No End Contemporary, Johannesburg
15.06 – 29.06.2019
My entry point into Johannesburg-based artist MJ Turpin’s latest exhibition at No End Contemporary Art Space in Linden was a PDF statement with a series of rapid-fire sentences, a sort of statement of intent. However, in the first version I received, HTML coding had been left in, as if the text had been copied out of the back-end of a website. For the uninitiated, HTML is a basic programming language that helps with, amongst other things, the layout of text. It enables website managers to give the text a desired appearance; line breaks, paragraphs, emphases like italics and bold text are all created with HTML. In the final product, the end-user doesn’t see the coding, only its effects.
This turned out to be a valuable metaphor for Turpin’s concerns. The show is titled ‘take me apart.’ (e.e. cummings-style lowercase intentional), and the concept that is foremost for Turpin is deconstruction of privilege. So, it seems appropriate that Turpin engages a Derridean approach of drawing attention to the mechanisms of language and symbols, as much as he actually creates symbols. The HTML code is a peek behind the curtain, a fleeting glimpse at the system that orchestrates surface-level appearances.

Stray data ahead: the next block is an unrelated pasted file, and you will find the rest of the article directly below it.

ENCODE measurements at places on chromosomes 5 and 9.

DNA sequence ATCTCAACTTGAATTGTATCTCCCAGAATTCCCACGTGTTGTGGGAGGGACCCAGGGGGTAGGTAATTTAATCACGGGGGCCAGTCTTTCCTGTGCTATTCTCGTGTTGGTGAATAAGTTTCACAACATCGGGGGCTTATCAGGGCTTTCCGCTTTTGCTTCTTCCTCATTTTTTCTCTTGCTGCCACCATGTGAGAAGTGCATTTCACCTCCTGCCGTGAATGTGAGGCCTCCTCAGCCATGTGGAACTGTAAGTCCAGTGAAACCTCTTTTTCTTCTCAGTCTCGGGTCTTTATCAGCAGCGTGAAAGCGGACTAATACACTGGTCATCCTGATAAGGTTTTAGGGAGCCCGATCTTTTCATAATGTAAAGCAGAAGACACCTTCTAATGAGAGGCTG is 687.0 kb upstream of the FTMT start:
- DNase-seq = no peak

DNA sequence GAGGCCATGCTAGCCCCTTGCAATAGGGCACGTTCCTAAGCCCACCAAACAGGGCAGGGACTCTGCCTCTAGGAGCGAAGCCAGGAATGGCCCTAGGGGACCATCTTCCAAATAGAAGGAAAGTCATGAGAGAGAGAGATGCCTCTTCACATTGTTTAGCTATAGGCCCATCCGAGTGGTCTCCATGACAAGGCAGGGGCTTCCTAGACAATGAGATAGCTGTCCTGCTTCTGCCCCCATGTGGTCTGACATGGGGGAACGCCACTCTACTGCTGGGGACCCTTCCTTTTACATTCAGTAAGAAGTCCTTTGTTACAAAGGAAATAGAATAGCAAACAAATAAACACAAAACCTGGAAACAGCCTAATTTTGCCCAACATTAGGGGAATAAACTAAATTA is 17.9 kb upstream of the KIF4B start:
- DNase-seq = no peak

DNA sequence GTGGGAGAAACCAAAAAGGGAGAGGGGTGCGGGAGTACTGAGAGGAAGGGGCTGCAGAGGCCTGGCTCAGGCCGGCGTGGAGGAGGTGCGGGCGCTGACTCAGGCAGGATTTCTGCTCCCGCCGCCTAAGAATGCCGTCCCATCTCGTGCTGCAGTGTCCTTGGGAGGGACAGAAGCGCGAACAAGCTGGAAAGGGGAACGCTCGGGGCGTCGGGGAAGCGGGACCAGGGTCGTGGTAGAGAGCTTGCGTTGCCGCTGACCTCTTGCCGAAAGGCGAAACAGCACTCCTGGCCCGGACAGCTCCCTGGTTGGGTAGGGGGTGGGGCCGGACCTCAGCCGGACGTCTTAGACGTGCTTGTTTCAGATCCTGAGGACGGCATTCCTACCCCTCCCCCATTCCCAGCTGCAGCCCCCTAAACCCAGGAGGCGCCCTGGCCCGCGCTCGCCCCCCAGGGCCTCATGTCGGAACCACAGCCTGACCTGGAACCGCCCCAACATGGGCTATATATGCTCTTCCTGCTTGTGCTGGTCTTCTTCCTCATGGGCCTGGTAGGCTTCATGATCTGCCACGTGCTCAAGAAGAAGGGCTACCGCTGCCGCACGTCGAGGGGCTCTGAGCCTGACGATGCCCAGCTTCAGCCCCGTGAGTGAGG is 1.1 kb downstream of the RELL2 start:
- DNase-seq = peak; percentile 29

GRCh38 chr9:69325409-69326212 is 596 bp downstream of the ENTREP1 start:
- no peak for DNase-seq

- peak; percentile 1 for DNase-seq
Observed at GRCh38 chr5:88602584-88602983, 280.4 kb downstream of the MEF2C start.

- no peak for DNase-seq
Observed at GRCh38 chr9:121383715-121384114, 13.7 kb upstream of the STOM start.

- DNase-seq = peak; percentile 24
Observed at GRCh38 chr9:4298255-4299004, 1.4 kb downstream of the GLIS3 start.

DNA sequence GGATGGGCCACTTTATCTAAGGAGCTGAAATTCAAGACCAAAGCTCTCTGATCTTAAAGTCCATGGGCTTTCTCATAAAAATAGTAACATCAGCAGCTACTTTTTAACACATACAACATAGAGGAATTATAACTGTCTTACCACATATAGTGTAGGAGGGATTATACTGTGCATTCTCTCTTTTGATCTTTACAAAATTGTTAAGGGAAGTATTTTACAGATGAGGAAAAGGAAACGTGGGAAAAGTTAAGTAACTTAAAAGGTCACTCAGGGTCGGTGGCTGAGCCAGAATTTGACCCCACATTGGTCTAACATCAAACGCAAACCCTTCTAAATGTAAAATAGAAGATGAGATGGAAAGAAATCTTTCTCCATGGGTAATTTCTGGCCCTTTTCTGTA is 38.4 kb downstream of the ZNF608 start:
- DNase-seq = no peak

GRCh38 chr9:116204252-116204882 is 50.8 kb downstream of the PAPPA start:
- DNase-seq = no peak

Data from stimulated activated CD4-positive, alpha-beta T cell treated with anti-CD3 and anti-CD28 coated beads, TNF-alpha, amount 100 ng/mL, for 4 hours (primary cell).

Included in the sentences from his statement is one of key importance: “The physical realization of deconstructing history, self and the attempt to interrogate old narratives by visually and physically writing new ones.” In the works, Turpin plays with a powerful symbol: a screen-printed motif of the head of an Ancient Greek sculpture, which recurs throughout the show. Onto some of these, he has attached real R5 coins over the eyes, a reference to the tradition of placing coins over the eyes of the dead to pay the boatman for one’s cross-Styx journey to the afterlife. For Turpin, the symbol works on two levels. Firstly, it signals the death of Western cultural hegemony, or at least the need to kill this hegemony in South Africa (one title refers to the head as ‘decapitated’). Secondly, it suggests the need to embrace the transitional state, as the soul would transition between this world and the next. Turpin seems to be saying that white South Africa’s collective consciousness needs to shift away from ideas of Western cultural dominance and deconstruct how these notions have been toxic for so many here.